September 27, 2012 - Taipei Biennial - Modern Monsters / Death and Life of Fiction
September 27, 2012

Modern Monsters / Death and Life of Fiction

Willem Oorebeek, More ELLE, 2012. Lithography on paper mounted on dibond, 115 × 92 cm.

Taipei Biennial 2012: Modern Monsters / Death and Life of Fiction
September 29, 2012–January 13, 2013

Opening and preview: September 28, 2012

Taipei Fine Arts Museum
181, Zhong Shan N. Road, Sec. 3
Taipei 10461, Taiwan

T +886 2 2595 7656
F +886 2 2585 1886
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Organizer: Taipei Fine Arts Museum
Curator: Anselm Franke

The Taipei Biennial 2012 takes as its point of departure the ancient Chinese monster known as Taowu, whose evolution has been traced by the literary historian David Der Wei Wang in his book The Monster That is History. Wang shows that somewhere in the course of Chinese history, writers and historians began to identify the vicious monster Taowu with history itself, since it could foresee and thwart human intentions. The Taowu thus represents the human failure to master history and occupies the blind spot of different historical rationales. It is a fictional representation and symptomatic expression of that which notoriously escapes human reasoning and historical accounts. Wang suggests that it is modern Chinese history in particular that lends itself to a reading through the Taowu, against the backdrop of a twentieth century characterized by utopian aspirations notoriously overshadowed by systemic violence.

The Taipei Biennial 2012 explores the possibility that Taowu is a common experience of all modernity. It is the continuity of violence and brutality exerted in the name of enlightenment and rationality that turns the monster into a signifier of history. This is a history continuously buried in the contradictions of modern rationality itself. Yet rather than engaging with the mass cultural aesthetics of monstrosity—a “spectacle of violated boundaries”—the Biennial looks instead at dialectic strategies that address, expose, and disarm the anonymous, systemic monstrosity of modernity, speaking of the way its normative matrix strangles the imaginary of the present and our horizons of possibility.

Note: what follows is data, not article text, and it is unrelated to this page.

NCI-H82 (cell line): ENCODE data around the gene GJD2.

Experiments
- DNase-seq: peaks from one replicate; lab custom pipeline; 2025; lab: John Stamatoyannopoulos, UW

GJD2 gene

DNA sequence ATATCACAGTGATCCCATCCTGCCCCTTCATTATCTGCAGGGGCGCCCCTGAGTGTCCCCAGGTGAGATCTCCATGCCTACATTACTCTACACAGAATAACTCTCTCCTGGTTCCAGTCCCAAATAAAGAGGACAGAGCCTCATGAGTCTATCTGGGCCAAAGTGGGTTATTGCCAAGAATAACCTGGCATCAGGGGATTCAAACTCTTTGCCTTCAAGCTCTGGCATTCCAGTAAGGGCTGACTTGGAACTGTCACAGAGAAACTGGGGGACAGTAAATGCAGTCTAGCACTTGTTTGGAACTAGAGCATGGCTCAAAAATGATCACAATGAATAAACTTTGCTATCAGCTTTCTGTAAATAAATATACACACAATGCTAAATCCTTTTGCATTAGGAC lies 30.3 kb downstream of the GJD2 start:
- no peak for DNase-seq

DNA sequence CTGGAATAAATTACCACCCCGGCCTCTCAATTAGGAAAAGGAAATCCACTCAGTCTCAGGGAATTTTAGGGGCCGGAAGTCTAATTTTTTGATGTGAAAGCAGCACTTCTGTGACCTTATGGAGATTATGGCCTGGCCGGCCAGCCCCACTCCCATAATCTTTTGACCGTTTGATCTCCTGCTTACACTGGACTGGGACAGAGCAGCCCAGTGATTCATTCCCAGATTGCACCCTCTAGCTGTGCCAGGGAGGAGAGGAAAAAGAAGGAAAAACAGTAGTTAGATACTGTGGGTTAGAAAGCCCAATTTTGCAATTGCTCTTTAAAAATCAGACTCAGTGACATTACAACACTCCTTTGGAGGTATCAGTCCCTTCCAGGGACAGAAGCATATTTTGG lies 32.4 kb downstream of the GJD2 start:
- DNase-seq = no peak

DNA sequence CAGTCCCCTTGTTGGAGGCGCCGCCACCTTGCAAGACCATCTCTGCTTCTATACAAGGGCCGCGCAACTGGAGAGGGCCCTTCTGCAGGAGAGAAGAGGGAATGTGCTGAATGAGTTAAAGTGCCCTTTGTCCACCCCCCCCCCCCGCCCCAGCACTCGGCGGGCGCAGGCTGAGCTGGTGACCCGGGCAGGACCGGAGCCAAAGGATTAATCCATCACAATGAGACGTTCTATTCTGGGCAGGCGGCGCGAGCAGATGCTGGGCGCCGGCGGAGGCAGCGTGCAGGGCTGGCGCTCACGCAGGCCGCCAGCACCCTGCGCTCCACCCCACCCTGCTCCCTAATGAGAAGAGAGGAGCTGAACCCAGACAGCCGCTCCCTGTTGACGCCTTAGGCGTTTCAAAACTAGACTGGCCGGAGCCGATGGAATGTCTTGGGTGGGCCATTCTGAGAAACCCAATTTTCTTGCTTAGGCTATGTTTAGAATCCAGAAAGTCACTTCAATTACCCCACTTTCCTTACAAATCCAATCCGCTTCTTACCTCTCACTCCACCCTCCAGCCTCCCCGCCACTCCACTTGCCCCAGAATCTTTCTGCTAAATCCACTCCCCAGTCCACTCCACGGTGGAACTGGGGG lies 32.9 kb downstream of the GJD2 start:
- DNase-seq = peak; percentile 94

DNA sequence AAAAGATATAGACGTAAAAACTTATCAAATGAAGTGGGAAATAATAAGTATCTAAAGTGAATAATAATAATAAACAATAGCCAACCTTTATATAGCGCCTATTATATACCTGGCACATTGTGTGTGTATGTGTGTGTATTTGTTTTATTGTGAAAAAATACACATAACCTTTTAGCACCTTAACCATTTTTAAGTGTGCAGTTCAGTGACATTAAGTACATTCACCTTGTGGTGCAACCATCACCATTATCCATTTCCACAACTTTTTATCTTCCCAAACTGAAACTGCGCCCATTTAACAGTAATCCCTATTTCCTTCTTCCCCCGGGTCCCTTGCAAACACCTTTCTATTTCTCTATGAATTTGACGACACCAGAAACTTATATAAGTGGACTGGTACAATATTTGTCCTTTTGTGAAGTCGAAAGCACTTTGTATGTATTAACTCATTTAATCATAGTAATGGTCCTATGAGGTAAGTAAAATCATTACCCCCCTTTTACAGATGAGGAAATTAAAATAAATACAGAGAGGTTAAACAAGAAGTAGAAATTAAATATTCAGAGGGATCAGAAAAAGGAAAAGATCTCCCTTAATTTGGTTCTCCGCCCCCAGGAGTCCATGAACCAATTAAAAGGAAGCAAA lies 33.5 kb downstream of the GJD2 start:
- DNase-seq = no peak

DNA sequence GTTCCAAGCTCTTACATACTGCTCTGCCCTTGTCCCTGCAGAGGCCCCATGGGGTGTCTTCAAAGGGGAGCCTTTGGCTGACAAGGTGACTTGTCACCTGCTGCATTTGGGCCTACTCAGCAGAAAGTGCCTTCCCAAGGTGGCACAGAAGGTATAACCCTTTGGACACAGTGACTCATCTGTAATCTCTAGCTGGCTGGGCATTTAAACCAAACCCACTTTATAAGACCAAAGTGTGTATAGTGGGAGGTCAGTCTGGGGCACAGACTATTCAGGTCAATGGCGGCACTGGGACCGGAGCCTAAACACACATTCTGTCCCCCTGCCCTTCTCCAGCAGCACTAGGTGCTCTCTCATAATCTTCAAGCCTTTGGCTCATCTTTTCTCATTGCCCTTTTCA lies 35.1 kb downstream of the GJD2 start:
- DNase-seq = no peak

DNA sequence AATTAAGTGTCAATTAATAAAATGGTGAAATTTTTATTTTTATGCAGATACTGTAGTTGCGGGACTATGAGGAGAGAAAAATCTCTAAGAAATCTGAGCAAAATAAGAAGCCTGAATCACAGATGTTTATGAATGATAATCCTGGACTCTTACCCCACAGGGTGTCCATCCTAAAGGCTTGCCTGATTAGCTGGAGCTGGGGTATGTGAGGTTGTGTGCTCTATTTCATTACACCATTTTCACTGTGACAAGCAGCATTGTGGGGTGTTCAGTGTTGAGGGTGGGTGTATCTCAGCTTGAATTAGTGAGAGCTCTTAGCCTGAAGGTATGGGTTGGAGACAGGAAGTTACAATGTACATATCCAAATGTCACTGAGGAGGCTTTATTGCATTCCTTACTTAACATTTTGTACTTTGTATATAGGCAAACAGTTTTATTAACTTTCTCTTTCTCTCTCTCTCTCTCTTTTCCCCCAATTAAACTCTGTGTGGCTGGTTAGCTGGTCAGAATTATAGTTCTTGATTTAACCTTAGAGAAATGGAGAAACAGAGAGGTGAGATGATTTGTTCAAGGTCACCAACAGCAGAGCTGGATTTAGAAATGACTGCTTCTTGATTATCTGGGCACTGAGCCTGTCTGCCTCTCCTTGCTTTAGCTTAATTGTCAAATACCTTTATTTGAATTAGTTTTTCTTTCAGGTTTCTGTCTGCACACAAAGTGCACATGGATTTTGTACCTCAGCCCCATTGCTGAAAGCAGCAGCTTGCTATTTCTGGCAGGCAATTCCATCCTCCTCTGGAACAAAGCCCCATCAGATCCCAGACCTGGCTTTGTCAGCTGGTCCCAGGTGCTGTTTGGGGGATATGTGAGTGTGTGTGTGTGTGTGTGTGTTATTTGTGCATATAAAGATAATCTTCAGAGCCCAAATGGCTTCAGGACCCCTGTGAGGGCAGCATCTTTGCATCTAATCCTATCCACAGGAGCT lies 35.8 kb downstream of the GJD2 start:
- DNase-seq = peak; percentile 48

This deadlock is disarmed in fiction, which reveals the blind spots of historiographic and documentary accounts, and which addresses the fundamental underside, the systemic terror, that lurks behind modernity’s emancipatory promises. Throughout the exhibition, the Taowu is encountered never as a stable identity or image, but as permanently shape-shifting inversions, which, situating us at the tilting point occupied by the Taowu, speak of the lives and deaths of fictions within the condition and mythology called modernity.

The Taipei Biennial 2012 engages with the re-narration of modern histories at these tilting points. Woven into the fabric of more than forty contributions are six mini-museums. These mini-museums, along with the works and projects surrounding them, move between documents and fictionalizations, creating a montage in which the very figure of the monster assumes ever-new identities. The result is a parcours of “multi-stable figures”—those well-known graphic depictions in which two different perceptions are possible, and the relation between figure and background can be reversed.

John Akomfrah, Maria Thereza Alves, Adam Avikainen, Ashish Avikunthak, Eric Baudelaire, Fernando Bryce, Chang Chao-Tang, Chen Chieh-Jen, Yin-Ju Chen, Yu-Cheng Chou, Jason Dodge, Jimmie Durham, Harun Farocki, Omer Fast, Peter Friedl, Simon Fujiwara, Andrea Geyer, Yervant Gianikian/Angela Ricci Lucchi, Virlani Hallberg, Hsu Chia-Wei, Hannah Hurtzig, Luis Jacob, Maryam Jafri, Chia-En Jao, Rajkamal Kahlon, Kao Chung-Li, Joachim Koester, Jompet Kuswidananto, Marysia Lewandowska / Neil Cummings, Liu Ding, Joven Mansit, Angela Melitopoulos/Maurizio Lazzarato, Jakrawal Nilthamrong, Boris Ondreička, Willem Oorebeek, The Otolith Group, Pak Sheung Chuen, Pratchaya Phinthong, Roee Rosen, Andreas Siekmann, Elisa Strinna, Sun Xun, Teng Chao-Ming, Rosemarie Trockel, Anton Vidokle/Hu Fang, Danh Vo, Wei-Li Yeh.

The Museum of Rhythm with Erick Beltrán, Francisco Camacho, Hanne Darboven, Juan Downey, Simone Forti, Frank B. Gilbreth, Lawrence Abu Hamdan, Channa Horwitz, Ken Jacobs, Katarzyna Kobro, Labour Exchange Band, Richard Lin, Jean Painlevé, Gerhard Rühm, Tomo Savić-Gecan, Yashas Shetty and others, curated by Natasha Ginwala; The Museum of Ante-Memorials with Robert Filliou, Deimantas Narkevičius, and Peter Watkins, curated by Eric Baudelaire; The Museum of the Monster That Is History with Reza Abedini, Bavand Behpoor, James T. Hong, Hou Chun-Ming, Jei Li, Kelvin Kyung Kun Park, Eyal Weizman/Paulo Tavares/Steffen Krämer, Tony Chun-Hui Wu, Yao-Chung Wu and anonymous contributors, curated by James T. Hong and Anselm Franke; The Museum of Gourd with Chen Szuting, Ting-Ya Chang, Daizaburo Harada, Kung Yi-Fang, Hsu Ming-Sheng, Shiro Takahashi, curated by Chihiro Minato; The Museum of the Infrastructural Unconscious with Armin Linke and Ching-Yueh Roan and others, curated by John Palmesino and Ann-Sofi Rönnskog (Territorial Agency) and Anselm Franke, with Yi-Jen Chen and David Hellström; The Museum of Crossings with Virlani Hallberg, Lin Swallow Y., Hongjohn Lin, Tsai Chih-Hsien, curated by Hongjohn Lin and Anselm Franke.

Taipei Biennial
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